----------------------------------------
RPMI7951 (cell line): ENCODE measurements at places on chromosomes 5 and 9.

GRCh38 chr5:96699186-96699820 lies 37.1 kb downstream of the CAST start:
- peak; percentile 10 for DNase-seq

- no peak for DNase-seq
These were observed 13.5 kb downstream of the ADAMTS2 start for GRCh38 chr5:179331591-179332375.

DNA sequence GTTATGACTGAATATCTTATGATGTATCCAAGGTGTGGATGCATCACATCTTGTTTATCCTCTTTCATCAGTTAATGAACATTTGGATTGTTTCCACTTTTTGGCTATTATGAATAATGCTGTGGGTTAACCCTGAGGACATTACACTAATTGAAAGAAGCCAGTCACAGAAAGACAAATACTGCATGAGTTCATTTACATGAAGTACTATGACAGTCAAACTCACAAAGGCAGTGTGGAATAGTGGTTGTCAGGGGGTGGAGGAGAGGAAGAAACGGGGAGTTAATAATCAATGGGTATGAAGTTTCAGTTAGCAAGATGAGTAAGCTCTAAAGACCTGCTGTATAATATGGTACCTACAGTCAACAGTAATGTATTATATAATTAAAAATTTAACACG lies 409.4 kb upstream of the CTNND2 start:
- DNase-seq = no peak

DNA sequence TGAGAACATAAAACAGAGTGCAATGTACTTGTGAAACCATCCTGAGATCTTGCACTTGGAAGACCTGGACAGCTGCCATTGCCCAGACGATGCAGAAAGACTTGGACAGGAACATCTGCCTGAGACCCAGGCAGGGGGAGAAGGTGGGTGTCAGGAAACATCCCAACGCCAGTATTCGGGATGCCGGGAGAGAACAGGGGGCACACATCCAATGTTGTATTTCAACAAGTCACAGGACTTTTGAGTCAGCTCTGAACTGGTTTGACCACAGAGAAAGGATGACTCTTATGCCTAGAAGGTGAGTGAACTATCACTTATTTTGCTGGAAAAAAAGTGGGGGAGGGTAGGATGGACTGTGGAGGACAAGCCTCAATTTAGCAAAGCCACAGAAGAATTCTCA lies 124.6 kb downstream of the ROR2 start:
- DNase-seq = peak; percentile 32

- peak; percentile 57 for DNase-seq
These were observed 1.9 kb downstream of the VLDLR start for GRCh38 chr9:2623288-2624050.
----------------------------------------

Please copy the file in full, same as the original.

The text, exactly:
RPMI7951 (cell line): ENCODE measurements at places on chromosomes 5 and 9.

GRCh38 chr5:96699186-96699820 lies 37.1 kb downstream of the CAST start:
- peak; percentile 10 for DNase-seq

- no peak for DNase-seq
These were observed 13.5 kb downstream of the ADAMTS2 start for GRCh38 chr5:179331591-179332375.

DNA sequence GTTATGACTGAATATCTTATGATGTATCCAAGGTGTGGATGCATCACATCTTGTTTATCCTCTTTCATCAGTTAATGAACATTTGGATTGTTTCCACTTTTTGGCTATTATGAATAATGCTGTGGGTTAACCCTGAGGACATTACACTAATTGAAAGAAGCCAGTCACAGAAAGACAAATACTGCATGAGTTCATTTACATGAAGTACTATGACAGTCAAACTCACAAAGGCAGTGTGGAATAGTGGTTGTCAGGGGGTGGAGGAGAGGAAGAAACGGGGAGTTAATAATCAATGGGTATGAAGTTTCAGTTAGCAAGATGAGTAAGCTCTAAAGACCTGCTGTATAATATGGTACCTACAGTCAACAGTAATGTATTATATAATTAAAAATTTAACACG lies 409.4 kb upstream of the CTNND2 start:
- DNase-seq = no peak

DNA sequence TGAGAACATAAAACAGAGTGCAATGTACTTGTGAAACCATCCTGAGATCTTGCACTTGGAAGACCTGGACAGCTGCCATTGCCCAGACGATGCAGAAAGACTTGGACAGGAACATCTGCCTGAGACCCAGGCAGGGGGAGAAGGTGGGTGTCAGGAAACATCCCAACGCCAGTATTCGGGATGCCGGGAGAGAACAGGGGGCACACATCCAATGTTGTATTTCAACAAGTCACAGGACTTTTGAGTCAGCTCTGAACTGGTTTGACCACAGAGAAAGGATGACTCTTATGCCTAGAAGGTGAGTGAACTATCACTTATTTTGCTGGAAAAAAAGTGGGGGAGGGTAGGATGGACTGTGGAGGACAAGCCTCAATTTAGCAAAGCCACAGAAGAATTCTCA lies 124.6 kb downstream of the ROR2 start:
- DNase-seq = peak; percentile 32

- peak; percentile 57 for DNase-seq
These were observed 1.9 kb downstream of the VLDLR start for GRCh38 chr9:2623288-2624050.